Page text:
By: Our Correspondent

The Malaysian government has passed an anti-terrorism bill reminiscent of the notorious Internal Security Act that the country discarded in 2012, earning the government renewed condemnation from international civil rights groups and journalism associations.  The passage comes at a time when the country is also increasingly using its 1948 Sedition Act – which Prime Minister Najib Tun Razak also promised to do away with – against its political critics.

The new Prevention of Terrorism Act, pushed through in the early hours of April 7, allows suspected terrorists to be detained for a maximum of 38 days without trial; a Prevention of Terrorism Board would then be empowered to extend detention to two years, renewable every two years after that, with no maximum period of detention. The measure allows for detention solely on the word of a police inspector, extendable without access to counsel. Critics of the government fear the act could be used against them.

Najib, when he was in a considerably stronger position than he is now, ordered the cessation of detention without trial in 2011, earning praise as a moderate leader from the United States and other governments.

However, the country is plainly worried about suspected fundamentalist returnees from the Islamic State in Syria and Iraq with estimates of those who have slipped out of Malaysia for the Middle East running into the hundreds. Inspector General of Police Khalid Abu Bakar in a Twitter message told Agence France Presse on Monday that 17 people had been arrested on April 5 on suspicion of plotting terrorist attacks in Kuala Lumpur, including two recently returned from Syria.

Malaysian voters are plainly jittery. As Asia Sentinel reported on March 20, unofficial guesses are that as many as 400 young Malaysians have left for the Middle East although some alarmists put the figure as high as 1,000. Authorities say the numbers are far lower, at “scores.” Zahid Hamidi, the home minister, told reporters in January that 67 were known to have gone to join the fighting and that at least five had been killed.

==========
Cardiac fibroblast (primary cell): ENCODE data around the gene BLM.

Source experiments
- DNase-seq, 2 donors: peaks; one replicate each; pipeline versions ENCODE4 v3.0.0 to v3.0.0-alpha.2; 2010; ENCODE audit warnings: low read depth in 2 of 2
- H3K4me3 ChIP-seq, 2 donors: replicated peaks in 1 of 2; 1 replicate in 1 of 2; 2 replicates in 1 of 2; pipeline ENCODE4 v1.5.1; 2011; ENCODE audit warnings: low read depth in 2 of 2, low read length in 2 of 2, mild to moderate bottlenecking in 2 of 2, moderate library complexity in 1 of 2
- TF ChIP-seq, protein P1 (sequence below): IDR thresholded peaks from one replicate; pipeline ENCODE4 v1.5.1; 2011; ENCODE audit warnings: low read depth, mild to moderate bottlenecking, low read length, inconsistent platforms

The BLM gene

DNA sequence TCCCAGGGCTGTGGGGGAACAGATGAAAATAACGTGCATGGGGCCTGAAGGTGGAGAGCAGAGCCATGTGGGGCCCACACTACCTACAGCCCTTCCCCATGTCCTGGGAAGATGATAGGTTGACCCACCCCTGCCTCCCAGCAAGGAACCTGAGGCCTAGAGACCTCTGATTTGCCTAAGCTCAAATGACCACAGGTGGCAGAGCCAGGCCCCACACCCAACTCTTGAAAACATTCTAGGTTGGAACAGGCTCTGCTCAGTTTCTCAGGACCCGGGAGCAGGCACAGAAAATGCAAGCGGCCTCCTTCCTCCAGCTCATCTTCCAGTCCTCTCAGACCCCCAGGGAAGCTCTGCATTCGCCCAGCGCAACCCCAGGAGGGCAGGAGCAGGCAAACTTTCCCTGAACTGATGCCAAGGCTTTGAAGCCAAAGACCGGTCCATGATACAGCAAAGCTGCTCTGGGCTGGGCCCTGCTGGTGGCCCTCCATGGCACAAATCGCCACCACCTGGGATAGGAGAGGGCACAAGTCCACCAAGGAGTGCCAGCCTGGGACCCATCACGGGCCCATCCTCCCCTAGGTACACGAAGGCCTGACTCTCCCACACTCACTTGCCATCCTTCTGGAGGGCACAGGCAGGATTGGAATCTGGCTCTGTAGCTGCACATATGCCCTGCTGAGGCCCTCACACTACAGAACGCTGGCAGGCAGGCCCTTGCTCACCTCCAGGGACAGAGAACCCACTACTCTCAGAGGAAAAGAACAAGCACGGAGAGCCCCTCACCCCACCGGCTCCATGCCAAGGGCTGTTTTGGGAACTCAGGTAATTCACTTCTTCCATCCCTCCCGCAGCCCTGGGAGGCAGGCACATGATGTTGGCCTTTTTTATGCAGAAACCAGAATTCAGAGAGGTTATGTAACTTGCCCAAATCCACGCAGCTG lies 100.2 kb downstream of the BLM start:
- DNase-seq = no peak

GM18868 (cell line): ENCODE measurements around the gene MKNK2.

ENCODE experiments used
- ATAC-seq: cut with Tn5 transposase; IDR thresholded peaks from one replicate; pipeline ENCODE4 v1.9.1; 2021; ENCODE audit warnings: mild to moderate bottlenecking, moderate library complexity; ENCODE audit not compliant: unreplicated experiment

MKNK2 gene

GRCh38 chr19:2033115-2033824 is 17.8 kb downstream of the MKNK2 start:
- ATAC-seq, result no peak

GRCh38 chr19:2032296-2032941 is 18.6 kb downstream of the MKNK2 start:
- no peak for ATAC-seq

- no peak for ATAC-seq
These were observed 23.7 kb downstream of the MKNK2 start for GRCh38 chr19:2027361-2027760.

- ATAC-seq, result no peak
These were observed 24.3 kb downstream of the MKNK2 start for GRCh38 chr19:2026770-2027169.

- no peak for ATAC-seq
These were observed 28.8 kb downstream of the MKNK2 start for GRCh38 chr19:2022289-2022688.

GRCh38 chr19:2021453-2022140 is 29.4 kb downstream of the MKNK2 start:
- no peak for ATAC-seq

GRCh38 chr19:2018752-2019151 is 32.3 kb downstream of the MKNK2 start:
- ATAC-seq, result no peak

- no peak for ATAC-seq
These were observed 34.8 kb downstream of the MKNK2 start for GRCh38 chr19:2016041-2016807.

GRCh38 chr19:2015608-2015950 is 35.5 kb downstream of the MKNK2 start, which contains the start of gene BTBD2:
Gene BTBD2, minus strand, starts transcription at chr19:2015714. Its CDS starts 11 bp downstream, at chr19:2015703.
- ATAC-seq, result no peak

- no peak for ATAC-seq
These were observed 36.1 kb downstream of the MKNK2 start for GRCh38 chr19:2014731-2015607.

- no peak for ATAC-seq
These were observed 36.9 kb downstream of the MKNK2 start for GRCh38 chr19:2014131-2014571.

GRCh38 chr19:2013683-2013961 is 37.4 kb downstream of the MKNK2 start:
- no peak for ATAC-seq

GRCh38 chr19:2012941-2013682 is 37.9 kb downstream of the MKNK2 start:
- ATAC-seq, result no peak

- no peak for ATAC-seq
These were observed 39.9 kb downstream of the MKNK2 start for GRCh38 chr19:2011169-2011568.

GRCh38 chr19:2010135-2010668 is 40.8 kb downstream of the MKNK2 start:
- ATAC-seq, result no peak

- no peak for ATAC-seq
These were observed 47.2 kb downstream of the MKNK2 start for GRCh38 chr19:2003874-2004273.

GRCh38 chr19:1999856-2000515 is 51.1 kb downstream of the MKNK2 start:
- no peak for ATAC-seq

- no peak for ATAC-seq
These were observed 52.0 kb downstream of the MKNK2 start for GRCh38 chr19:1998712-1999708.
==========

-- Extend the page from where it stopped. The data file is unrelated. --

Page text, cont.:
Civil rights and journalist groups, however, questioned the need for the return of a draconian security act that was abhorred by much of the country.  Amnesty International, in a prepared release, said: “Such laws do not comply with international human rights law and contradict commitments made by the Malaysian authorities to the international community.”

The Kuala Lumpur-based Center for Independent Journalism (CIJ) said it was “appalled at the government’s proposal to reintroduce indefinite detention without trial.” The organization said it is “farcical that Prime Minister Najib Razak made a big show of announcing the repeal of the ISA in 2011 and for Parliament to have passed a law repealing it in 2012, only to have a very similar act reintroduced in 2015 under the exact same leadership.”

“Permitting a government-appointed body to order indefinite detention without judicial review or trial is an open invitation to serious abuse,” said Phil Robertson, the Bangkok-based deputy Asia director of Human Rights Watch. “The draft law creates conditions conducive to torture, and denies suspects the right to challenge their detention or treatment.”

The measure appears at a time when the government has dramatically stepped up the use of the sedition act.  However, under pressure from United Malays National Organization party chieftains Najib has been forced to return to the law with a vengeance.  UMNO is alarmed by growing public frustration and annoyance over a continuing string of scandals including that of 1Malaysia Development Bhd., or 1MDB, a shaky state investment fund. The debt problems of 1MDB have impelled the Fitch rating service to downgrade the country’s entire financial system over fear of a default. Former Prime Minister Mahathir Mohamad, who engineered Najib’s replacement of former Premier Abdullah Ahmad Badawi, has been savaging Najib at every turn.

So far, nearly 160 arrests have been made under the sedition act, almost all of them members of the opposition, journalists, human rights activists  and others including Zulkiflee Anwar Haque, or Zunar, perhaps the country’s most popular cartoonist, who makes a specialty of mocking the spending habits of Najib’s wife, Rosmah Mansor.

That has led Amnesty International to describe the country as an expanding black hole for human rights, calling on authorities to end the use of the act “to criminalize criticism of the government.”

Amnesty International, according to the statement, “has long expressed concerns about Malaysia’s oppressive laws which allow for arbitrary and/or preventive detention, in the same way that it has expressed its increasing concern over the use of existing laws to repress peaceful dissent.”